Words: Jon Gower
Ynys Enlli, Bardsey Island, off the northwestern arm of north Wales, is home to a substantial population of Manx shearwaters, members of the petrel family, which look for all the world like little albatrosses. Specifically they’re tubenoses, which refer to the tube like structures that cover the nostrils. These birds are the very epitome of flight, able to fly through the tunnel formed as a wave turns in on itself.
Of all the world’s eleven thousand or so bird species this an absolute favourite of mine. No, it’s more than that. This is my animal familiar. Just as, say the witches in Macbeth had cats as their familiars so this perfect seabird, is mine. A totemic animal, with all grace in its flight.
Its flying ability, its aeronautic aptitude is a joy to behold. As its name implies, it shears the waves, barely flapping its wings, needed the merest hint of breeze to sally forth over the brine. Sheer mastery of an element. There is a tale told about a bird that managed to fly through the tunnel at the heart of an enormous wave. This might well be just oceanic hyperbole, but watching them, as they wheel and turn over the sea, one can easily believe in such aerobatic feats. They turn as if on sparkling if invisible sixpences, winking among the wave crests. They bank, then angle their bodies the opposite way, white underbelly turning and resolving into slaty upperparts, flying, flickering, shearing, making light of gravity.
The Enlli Manxie can cover enormous distances. The birds that spend the summer, the nesting season, on and around the island traverse the whole of the Southern Atlantic to overwinter off the coast of Uruguay, Brazil and Argentina.
After a day out at sea, they bring back food for their young, settling in chattering flocks on the sea’s surface, waiting for nightfall. These congregations, called rafts are reminders that while we often imagine seabirds as they are when seen on land their true habitat, their real element, is the sea and most pelagic, or oceanic species become vulnerable on land. Watch guillemots in early spring, flying back and fore to their nesting ledges – neurotic, twitchy, impossibly unsettled – to see how land is a place fraught with danger, full of marauding gulls, and, in the worst case scenario, land-based mammals, most fearfully rats. Which adore seabird eggs and chicks. Gulped down raw.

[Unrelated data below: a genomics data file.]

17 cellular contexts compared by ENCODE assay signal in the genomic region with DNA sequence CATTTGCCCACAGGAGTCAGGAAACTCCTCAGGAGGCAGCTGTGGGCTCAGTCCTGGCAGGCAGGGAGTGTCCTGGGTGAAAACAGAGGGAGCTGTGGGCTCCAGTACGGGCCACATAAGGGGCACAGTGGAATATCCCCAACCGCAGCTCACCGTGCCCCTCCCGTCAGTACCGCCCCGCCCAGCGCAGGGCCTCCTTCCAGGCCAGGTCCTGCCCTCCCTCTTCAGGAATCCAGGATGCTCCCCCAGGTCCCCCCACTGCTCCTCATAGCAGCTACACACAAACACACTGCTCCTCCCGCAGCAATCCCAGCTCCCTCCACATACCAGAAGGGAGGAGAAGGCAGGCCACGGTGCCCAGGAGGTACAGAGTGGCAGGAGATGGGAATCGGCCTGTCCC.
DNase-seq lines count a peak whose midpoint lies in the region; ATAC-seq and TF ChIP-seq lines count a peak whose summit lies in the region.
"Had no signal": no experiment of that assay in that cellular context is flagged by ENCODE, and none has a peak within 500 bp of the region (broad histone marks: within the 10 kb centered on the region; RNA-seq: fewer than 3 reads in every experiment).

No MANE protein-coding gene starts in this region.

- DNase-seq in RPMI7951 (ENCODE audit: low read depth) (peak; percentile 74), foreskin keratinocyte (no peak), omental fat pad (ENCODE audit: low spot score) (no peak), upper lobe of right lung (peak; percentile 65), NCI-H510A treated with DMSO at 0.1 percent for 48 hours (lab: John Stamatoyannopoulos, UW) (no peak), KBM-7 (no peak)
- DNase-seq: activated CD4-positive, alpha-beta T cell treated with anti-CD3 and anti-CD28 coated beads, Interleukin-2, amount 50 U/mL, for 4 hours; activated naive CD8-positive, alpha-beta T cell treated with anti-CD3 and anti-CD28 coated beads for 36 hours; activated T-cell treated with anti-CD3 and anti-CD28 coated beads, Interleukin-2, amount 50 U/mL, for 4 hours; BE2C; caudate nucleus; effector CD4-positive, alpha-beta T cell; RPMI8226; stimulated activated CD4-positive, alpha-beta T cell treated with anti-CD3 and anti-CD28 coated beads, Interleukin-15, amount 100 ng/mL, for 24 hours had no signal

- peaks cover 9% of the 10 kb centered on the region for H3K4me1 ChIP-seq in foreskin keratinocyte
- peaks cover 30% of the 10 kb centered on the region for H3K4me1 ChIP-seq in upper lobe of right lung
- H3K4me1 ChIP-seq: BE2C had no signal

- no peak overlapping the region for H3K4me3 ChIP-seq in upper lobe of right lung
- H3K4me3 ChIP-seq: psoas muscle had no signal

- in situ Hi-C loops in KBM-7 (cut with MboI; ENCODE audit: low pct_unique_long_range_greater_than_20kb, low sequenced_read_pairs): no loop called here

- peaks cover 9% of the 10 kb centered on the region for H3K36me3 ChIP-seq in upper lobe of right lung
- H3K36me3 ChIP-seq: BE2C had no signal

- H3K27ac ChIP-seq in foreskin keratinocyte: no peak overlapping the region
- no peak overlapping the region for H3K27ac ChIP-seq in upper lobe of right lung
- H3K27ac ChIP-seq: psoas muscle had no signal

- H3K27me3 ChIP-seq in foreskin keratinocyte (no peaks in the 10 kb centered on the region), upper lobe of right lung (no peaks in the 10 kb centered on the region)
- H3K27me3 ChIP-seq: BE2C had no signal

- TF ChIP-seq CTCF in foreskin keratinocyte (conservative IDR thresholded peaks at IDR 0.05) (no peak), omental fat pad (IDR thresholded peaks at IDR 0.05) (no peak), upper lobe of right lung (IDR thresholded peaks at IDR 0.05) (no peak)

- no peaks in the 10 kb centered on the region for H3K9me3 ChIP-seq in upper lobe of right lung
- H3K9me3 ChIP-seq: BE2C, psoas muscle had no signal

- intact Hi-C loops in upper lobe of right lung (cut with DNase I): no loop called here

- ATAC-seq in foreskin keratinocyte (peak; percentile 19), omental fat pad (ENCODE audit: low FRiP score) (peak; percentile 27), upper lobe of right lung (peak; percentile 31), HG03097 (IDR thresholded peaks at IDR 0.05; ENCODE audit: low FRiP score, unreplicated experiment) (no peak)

If a shearwater in the air is an animal which seems to pretty much own the very air, to subjugate breeze and sea-breath to its own devices, on land it’s quite another matter. They nest underground, like puffins. Indeed Manx Shearwaters used to be called Manks Puffins back in the 17th century. Puffin is an Anglo-Norman word – the Middle English is pophyn – and was used to describe the cured carcasses of nestling shearwaters. The puffin itself acquired the name much later, possibly because of its similar nesting habits.
Land is so perilous for the shearwater. Ungainly, able only to shuffle only most inelegantly, the bird’s legs are set too far back on the body and to say it waddles is too kind. But it’s not just a matter of elegance. If a bird returning to its nesting burrow – often a hole previously inhabited by a puffin or a rabbit – doesn’t disappear pretty damn quick then marauding gulls will snaffle it up. On moonlit nights, in particular, ravenous great or lesser black-backed gulls stand sentinel at the mouths of burrows, waiting for the seabird equivalent to a pizza delivery. They’re snaffled up quickly, and pretty much devoured: in the morning all that will be left will be the indigestible wings and a sternum stripped completely clean of meat.
But the arriving birds, burdened with their oily gifts of sardines, sprat and squid do not arrive quietly. The colony is a cacophony , as the birds, whirling in, announce late supper and their very presence with an astonishing, gurgling, some might say blood-curdling cry. The local name for them in Pembrokeshire is cocklolly, the sound of gulps in the throat, and that local onomatopoeia isn’t far wide of the mark. R. M. Lockley, the doyen of Welsh naturalists, caught that eeriness, that macabre tone to their night-time cries in his lovely monograph about them when he said they sounded like ‘The sound of a rooster in full cry, seconds after his throat has been cut.’ Veritably a blood gargling sound.